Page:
- Associated Press - Tuesday, October 21, 2014

NEW YORK (AP) - The New York City Fire Department’s “highly cumbersome” dispatch system contributed to delays in sending ambulances to a fire in Queens in April that killed two 4-year-old siblings, according to a new report released Tuesday by the city Department of Investigation.

The department’s investigation “exposed an antiquated, unwieldy system for dispatching ambulances to the scene of an active fire that substantially increases the opportunity for human error,” said DOI Commissioner Mark G. Peters.

The blaze, which was sparked when a child was playing with fire, broke out at a home in Far Rockaway, Queens. The first call to 911 came at 11:51 p.m. According to fire officials, an ambulance should have been dispatched at 11:57 p.m. when the fire was confirmed, but the first ambulance wasn’t sent out until 12:05 a.m.

The victims, Aniya Tinglin and her half brother, Jai’Launi Tinglin, were each 4. Their 4-year-old sister, 63-year-old grandfather and a 55-year-old woman survived the blaze.

A supervisor and three 911 dispatchers later were suspended for 30 days without pay.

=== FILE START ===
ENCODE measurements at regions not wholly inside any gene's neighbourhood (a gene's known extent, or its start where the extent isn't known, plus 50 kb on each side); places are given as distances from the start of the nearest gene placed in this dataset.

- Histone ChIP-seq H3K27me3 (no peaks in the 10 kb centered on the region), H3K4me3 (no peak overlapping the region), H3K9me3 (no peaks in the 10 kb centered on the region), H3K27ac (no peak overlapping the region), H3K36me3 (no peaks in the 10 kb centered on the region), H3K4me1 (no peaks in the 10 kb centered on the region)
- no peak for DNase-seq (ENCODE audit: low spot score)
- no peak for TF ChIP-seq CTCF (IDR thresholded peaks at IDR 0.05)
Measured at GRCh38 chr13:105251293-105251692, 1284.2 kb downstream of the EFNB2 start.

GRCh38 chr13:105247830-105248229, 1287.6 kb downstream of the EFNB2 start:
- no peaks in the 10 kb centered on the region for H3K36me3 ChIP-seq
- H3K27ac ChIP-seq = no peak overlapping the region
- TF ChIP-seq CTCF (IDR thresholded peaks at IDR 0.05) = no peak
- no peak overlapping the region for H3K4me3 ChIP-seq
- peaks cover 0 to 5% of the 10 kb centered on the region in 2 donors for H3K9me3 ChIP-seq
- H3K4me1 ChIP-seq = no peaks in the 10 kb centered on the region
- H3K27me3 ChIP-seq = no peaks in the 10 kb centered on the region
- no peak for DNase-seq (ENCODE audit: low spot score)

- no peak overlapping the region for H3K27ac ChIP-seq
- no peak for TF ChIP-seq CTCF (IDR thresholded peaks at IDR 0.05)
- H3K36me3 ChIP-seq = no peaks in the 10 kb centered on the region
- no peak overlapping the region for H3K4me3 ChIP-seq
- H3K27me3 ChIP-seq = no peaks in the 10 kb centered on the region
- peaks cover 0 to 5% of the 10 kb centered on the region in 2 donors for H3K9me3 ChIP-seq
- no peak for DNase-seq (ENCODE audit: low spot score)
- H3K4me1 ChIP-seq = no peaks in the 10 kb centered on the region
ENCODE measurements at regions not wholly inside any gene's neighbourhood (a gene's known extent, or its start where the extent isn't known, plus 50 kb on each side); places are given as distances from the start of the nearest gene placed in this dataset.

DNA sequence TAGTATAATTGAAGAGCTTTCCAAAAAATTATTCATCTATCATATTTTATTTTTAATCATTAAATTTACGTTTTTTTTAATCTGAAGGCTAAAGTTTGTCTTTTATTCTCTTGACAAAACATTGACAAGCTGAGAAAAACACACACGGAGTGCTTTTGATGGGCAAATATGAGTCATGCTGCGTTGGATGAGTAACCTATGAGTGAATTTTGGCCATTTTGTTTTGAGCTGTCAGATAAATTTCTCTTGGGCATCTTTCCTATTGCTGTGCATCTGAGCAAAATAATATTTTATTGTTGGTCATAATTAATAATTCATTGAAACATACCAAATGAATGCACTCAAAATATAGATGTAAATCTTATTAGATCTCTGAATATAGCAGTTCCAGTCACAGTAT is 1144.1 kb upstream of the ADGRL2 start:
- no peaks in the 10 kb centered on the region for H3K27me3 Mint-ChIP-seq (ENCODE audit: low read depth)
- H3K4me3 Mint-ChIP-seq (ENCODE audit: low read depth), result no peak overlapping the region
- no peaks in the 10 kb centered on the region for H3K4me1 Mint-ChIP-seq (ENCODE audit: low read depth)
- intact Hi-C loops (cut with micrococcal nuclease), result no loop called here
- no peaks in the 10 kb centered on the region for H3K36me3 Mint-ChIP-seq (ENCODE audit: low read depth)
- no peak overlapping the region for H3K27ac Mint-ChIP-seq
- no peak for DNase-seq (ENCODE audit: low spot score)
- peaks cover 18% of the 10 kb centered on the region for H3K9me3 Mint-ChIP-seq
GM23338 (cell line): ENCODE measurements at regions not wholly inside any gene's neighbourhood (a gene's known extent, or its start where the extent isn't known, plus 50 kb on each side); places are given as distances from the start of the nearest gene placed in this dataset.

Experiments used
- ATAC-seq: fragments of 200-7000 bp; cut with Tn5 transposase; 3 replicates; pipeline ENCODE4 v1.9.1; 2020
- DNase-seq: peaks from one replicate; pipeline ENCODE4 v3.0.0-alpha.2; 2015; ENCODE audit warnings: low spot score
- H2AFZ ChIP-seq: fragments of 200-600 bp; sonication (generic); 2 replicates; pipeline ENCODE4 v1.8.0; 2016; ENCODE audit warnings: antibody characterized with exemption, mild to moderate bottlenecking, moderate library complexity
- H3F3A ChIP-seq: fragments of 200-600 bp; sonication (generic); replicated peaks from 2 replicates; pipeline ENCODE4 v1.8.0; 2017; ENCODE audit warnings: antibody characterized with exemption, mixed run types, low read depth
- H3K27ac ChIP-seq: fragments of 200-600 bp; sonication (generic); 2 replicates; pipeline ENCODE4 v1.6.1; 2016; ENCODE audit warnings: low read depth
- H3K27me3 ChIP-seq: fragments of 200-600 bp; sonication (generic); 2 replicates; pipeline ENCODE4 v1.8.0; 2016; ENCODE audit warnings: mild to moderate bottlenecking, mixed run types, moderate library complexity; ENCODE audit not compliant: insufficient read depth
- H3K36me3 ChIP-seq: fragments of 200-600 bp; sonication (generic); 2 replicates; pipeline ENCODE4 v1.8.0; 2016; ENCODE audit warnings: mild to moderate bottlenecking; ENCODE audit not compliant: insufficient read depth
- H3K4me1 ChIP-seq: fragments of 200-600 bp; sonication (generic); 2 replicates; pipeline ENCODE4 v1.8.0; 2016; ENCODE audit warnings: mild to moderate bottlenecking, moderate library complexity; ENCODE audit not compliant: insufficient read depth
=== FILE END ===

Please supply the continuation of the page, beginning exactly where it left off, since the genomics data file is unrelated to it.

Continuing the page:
The report, which found no wrongdoing, concluded the dispatch of the ambulance - which arrived 21 minutes after the initial 911 calls - “was impeded by a highly cumbersome ambulance dispatching process” that involved interaction between at least seven staff member from the FDNY, the New York Police Department and Emergency Medical Services.

The investigation also determined that poor supervision of the dispatch staff contributed to the errors in responding the fire.

Among the report’s recommendations were streamlining the dispatch process, improving supervision of dispatchers, and enhancing communication between the fire and EMS dispatch systems.

Fire Commissioner Daniel Nigro said the department has implemented several procedural changes and is investing in technology “to make certain that there’s no delay sending ambulances to fires.”

“Our goal is to do the best job possible on every emergency call we handle and that’s the standard I expect of everyone - including our dispatchers,” Nigro added.

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